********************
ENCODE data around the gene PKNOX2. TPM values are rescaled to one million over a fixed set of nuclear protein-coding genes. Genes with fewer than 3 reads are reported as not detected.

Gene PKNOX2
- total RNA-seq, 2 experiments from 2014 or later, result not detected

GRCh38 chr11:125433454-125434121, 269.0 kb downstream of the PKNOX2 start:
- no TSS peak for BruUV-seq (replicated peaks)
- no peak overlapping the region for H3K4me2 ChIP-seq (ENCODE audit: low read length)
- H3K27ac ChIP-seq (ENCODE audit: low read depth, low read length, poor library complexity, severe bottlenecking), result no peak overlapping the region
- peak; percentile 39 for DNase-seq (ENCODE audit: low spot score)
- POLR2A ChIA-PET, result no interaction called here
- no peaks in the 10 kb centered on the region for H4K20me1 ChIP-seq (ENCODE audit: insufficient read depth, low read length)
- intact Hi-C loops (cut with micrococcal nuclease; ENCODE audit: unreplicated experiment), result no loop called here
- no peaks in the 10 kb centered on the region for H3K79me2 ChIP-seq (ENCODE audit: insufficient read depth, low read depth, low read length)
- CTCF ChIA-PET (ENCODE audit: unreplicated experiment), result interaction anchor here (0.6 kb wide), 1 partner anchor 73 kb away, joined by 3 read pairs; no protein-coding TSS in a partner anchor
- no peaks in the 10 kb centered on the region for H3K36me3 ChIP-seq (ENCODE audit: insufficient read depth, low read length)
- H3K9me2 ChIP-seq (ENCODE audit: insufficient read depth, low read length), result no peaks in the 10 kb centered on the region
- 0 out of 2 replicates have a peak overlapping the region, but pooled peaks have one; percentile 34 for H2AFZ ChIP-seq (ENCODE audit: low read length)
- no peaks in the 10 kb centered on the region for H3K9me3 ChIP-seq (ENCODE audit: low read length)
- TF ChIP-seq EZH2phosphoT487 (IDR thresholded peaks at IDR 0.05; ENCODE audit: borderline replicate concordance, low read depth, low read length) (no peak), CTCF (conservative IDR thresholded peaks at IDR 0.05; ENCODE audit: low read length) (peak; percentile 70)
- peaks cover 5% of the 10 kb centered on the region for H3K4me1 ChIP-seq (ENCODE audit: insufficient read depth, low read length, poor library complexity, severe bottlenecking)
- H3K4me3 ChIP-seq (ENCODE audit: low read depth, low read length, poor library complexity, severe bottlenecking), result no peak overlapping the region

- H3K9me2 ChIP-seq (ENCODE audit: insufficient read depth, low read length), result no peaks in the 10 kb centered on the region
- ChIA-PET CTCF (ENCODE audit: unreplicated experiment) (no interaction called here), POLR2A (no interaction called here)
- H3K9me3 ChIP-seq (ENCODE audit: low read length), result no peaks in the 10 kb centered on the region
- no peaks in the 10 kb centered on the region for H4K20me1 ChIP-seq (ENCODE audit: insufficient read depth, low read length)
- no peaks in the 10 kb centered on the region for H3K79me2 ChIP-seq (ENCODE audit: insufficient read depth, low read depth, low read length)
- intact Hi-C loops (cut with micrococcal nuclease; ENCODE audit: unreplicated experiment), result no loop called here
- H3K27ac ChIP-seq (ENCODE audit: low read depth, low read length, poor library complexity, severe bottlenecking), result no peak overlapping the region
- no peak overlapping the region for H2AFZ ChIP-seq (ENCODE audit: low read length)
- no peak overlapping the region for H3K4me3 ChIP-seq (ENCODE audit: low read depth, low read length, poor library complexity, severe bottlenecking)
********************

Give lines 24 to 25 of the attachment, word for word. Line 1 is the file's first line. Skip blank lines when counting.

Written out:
- no peaks in the 10 kb centered on the region for H4K20me1 ChIP-seq (ENCODE audit: insufficient read depth, low read length)
- no peaks in the 10 kb centered on the region for H3K79me2 ChIP-seq (ENCODE audit: insufficient read depth, low read depth, low read length)